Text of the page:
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AMD Graphics Open Source Linux Hardware

AMD Releases Open Source Fusion Driver 126

Posted by kdawson
from the knock-yourselves-out dept.
An anonymous reader writes "Yesterday AMD released open source Linux driver support for their Fusion APUs, primarily for the first Ontario processor. As detailed on Phoronix, this includes support for kernel mode-setting, 2D acceleration, and 3D acceleration via both Mesa and Gallium3D graphics drivers."
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AMD Releases Open Source Fusion Driver

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  • Fusion (Score:1, Insightful)

    by Anonymous Coward on Tuesday November 23, 2010 @01:28PM (#34319990)

    Fusion is going to be important. AMD will finally have a portable product that rivals Intel. Integrated video hardware is now commonplace on the desktop [dell.com]. Embedded AMD hardware is beginning to appear [innocoregaming.com] and Fusion will accelerate this.

    Intel doesn't have a 3D core they can integrate onto the CPU die. Bottom line is AMD has an edge.

  • by Anonymous Coward on Tuesday November 23, 2010 @01:35PM (#34320068)

    Drivers that finally enable full capability of the hardware are a must, be that OSS or closed source.

    nVidia has a long term support in their Linux drivers - they are the same as their Windows or OS X drivers, just added a GPL glue layer. Are the AMD drivers going to be long term supported too? Stable??

    To me,

        stable > long term support >>> OSS > closed-source

    only because I'm not planning on debugging video drivers!

  • Re:Fusion (Score:3, Insightful)

    by hedwards (940851) on Tuesday November 23, 2010 @01:45PM (#34320186)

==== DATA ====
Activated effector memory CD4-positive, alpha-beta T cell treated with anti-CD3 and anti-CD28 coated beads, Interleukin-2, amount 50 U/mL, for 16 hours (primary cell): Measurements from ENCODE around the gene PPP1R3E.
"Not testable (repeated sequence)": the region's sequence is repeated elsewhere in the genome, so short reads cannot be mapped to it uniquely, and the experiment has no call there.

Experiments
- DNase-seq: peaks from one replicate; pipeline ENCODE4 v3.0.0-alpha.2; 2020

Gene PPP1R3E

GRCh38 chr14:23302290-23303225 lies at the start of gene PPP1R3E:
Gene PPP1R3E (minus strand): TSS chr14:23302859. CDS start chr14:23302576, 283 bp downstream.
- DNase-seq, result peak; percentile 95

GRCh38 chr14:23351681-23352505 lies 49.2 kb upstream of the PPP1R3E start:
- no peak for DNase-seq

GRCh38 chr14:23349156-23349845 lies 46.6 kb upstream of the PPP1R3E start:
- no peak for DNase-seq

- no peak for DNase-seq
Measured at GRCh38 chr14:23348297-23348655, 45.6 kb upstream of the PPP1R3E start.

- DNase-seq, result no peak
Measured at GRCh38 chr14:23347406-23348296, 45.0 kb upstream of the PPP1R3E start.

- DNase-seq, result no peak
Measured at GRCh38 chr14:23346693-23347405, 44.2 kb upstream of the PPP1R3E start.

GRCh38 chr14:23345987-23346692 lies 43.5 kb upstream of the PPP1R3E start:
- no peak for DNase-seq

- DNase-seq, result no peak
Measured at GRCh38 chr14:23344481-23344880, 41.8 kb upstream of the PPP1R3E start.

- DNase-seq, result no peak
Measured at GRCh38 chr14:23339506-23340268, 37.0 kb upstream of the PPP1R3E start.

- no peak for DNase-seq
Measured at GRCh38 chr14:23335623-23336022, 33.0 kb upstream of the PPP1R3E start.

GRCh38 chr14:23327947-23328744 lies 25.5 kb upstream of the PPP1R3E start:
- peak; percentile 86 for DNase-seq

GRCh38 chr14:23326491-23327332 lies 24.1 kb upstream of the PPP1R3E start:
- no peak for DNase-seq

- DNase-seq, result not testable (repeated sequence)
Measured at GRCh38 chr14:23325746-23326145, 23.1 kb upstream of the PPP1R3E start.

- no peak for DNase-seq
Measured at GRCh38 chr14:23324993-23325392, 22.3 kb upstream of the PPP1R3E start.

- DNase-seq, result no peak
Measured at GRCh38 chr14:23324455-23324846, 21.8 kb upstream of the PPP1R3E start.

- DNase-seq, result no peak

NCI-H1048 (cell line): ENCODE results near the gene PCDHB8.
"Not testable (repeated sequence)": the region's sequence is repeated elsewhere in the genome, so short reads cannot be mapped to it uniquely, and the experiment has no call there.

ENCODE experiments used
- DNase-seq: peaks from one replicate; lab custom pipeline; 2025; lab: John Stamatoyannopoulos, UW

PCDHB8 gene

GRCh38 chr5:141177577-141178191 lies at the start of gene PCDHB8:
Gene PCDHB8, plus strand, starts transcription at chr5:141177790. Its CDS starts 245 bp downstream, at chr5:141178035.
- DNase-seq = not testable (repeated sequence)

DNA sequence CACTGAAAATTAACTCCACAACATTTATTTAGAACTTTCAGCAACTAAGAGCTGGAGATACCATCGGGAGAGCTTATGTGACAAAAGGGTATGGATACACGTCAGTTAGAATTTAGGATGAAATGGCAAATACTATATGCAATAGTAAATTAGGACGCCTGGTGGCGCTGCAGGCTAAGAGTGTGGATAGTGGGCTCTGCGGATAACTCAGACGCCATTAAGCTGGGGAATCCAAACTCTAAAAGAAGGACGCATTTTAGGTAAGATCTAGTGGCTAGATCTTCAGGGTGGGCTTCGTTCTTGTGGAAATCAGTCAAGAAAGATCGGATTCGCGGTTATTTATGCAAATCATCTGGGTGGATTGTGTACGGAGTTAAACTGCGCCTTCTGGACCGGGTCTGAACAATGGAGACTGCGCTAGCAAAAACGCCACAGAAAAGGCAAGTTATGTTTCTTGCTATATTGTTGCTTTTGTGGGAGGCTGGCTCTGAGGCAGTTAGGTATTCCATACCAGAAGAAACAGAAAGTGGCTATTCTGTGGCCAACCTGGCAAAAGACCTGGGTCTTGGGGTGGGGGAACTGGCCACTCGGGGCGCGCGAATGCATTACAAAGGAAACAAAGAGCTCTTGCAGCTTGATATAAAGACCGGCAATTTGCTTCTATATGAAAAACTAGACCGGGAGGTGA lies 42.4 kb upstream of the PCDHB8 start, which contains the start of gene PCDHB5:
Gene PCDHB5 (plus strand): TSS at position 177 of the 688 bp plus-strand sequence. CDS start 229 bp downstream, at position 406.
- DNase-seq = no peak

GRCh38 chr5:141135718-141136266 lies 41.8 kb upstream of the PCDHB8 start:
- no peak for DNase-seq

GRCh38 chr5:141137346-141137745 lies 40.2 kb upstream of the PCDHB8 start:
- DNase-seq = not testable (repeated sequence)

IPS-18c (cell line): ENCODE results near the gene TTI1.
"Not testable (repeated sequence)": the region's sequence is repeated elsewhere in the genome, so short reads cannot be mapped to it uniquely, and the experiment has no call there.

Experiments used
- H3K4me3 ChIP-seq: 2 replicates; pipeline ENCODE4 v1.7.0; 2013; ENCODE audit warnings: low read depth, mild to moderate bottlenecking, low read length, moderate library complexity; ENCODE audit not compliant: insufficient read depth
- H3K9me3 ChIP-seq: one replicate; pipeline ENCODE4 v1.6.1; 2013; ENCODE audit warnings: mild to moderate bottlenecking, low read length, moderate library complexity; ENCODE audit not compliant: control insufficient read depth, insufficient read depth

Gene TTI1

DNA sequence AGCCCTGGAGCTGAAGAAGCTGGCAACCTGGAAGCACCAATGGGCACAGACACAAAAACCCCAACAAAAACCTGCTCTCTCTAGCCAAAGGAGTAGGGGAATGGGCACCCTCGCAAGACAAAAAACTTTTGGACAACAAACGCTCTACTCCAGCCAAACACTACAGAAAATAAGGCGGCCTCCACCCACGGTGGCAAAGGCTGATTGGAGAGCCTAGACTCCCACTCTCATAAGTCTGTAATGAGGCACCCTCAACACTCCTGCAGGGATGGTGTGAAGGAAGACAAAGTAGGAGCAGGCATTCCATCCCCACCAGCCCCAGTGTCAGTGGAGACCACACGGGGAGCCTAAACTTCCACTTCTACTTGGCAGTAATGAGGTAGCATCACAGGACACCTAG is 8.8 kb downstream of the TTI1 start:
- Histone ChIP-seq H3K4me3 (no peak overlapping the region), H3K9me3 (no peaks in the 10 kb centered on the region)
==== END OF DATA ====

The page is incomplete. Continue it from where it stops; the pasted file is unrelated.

Intel doesn't have a 3D chipset they can integrate onto the processor die largely because they'd need to have a competent 3D chipset to start with. They haven't gotten that right up until now, so it's not a shocker that they haven't managed to get a competent one on die.
  • by hedwards (940851) on Tuesday November 23, 2010 @01:49PM (#34320236)
    nVidia is the last man standing in a sense. Both Intel and ATI (Obviously now owned by AMD) have released or are releasing pretty much everything necessary to have native drivers for whatever OS one wants to use. At some point they'll likely give up on that as more and more geeks decide that they don't want to recommend something that's limited like that.

    Not so much with cutting edge gaming rigs, but with older computers especially it's fairly common for video cards to outlive their manufacturer support and still contain a few bugs or optimization problems.
  • by diegocg (1680514) on Tuesday November 23, 2010 @02:05PM (#34320476)

    Time? You are late. ATI has been releasing specs and employing engineers to write opensource drivers for some time already. I haven't bought a Nvidia GPU for years, and I have no plans to do it in the future.

  • by koolfy (1213316) <koolfyNO@SPAMgmail.com> on Tuesday November 23, 2010 @02:10PM (#34320562) Homepage Journal
    Long term support is something that only exists in OSS ecosystems. No matter how long a company is going to try to support a hardware, the community will support it longer.
    It all comes down to "supporting old stuff does not bring new sales, therefore is really bad in the long term" vs "I still use/want to use old stuff, therefore I want it to work, and as long as it fits me, I'll support it."

    In the OSS community, the only hardware that's not supported is really the hardware that's not used. Hell they even managed to support closed nvidia hardware without any help from nvidia (see nouveau 2D/3D driver)

    Also i'm more confident about OSS drivers being stable than closed source ones. Agreed OSS ones right now are still a bit unfinished, but they really are working fine on r600-700 with classic mesa. In fact I've been playing through all Stalker games recently with decent performances.
    Chances are, OSS drivers are good enough for the vast majority of you. Maybe hardcore gamers will bitch, but that's all.